Pakistan witnessed a 42% increase in terrorist attacks in 2021 compared to the previous year, according to the Islamabad-based Pak Institute of Peace Studies, with a significant surge after Kabul fell. The report noted that the fall of Kabul had started adversely influencing the country’s militant landscape and security, saying the change in Afghanistan is “not helping in any way Pakistan’s efforts to deal with the militant groups threatening its security.”
The institute documented that the Pakistani Taliban, or Tehrik-e-Taliban Pakistan, a banned militant group responsible for some of the country’s worst terrorist attacks, alone was responsible for 87 attacks that killed 158 people, an increase of 84% relative to 2020.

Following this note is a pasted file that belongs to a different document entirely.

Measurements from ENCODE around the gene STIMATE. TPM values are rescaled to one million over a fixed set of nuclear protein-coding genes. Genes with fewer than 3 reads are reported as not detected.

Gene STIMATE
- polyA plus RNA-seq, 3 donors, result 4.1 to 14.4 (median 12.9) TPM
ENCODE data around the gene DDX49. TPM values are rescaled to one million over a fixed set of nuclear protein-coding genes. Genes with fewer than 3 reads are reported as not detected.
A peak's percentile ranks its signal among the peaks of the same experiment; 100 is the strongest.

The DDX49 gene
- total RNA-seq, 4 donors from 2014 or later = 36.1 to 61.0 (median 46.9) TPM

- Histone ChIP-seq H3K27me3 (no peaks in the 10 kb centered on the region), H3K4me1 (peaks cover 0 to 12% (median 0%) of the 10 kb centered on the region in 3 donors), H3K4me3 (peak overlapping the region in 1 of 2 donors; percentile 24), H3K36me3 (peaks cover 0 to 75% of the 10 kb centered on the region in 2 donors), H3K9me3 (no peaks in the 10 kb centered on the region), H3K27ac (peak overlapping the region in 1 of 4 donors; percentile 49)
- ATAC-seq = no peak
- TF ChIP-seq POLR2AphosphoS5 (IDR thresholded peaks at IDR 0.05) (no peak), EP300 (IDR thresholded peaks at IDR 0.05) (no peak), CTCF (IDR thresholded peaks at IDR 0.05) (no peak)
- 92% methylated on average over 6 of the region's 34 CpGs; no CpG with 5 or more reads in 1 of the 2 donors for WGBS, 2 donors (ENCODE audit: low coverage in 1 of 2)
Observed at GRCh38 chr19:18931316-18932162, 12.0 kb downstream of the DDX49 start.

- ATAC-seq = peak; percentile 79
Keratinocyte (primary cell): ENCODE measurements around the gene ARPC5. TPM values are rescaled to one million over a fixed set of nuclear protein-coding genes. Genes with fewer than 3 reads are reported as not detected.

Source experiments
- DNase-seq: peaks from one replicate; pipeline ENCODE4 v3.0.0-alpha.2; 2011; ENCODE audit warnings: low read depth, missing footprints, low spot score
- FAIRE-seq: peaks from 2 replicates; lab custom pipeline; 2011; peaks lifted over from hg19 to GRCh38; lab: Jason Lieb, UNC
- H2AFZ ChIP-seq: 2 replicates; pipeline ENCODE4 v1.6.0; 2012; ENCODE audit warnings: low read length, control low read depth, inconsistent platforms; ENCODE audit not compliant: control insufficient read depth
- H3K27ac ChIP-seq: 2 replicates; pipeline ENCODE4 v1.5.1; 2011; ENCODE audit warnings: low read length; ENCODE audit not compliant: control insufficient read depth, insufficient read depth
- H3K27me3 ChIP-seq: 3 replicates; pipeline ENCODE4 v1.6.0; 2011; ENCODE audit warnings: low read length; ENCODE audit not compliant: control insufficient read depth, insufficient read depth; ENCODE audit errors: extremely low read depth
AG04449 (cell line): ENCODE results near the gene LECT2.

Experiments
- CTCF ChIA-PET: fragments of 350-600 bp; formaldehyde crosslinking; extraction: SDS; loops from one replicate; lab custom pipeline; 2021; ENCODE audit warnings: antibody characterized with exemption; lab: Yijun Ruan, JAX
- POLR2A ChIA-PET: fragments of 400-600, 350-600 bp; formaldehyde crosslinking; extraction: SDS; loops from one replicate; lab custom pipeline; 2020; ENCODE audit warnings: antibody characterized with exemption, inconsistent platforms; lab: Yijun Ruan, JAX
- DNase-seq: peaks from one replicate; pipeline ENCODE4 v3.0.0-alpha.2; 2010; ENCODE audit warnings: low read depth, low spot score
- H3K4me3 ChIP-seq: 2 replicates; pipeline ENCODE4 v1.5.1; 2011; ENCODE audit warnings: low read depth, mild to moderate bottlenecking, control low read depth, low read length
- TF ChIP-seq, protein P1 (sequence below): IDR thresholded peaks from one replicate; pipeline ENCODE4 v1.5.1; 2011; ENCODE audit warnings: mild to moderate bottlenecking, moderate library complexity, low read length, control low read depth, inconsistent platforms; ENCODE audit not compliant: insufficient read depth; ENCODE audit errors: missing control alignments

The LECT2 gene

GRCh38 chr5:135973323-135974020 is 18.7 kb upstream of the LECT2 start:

Until late 2020, the Pakistani Taliban seemed considerably weakened, its top leadership killed or pushed into Afghanistan after a Pakistani military offensive in 2014. But alongside the Taliban’s takeover of Afghanistan, the insurgency has made a comeback and is using its resurgence to instill fear in Pakistani traders, government officials and law enforcement.
Using telephone numbers starting with the Afghanistan international dialing code, the Pakistani Taliban have been calling and threatening affluent Pakistani traders to pay extortion money.
“Traders have been forced to pay huge amounts of extortion money because of fear,” said Muhammad Azam, a Karachi-based trader, who says he paid around $2,850 last month to the terror outfit.
“If a trader refuses to pay it, the militants detonate small bombs near their homes to frighten them into succumbing to their demands. If they continue to refuse payment, militants harm them or their family members,” Azam said.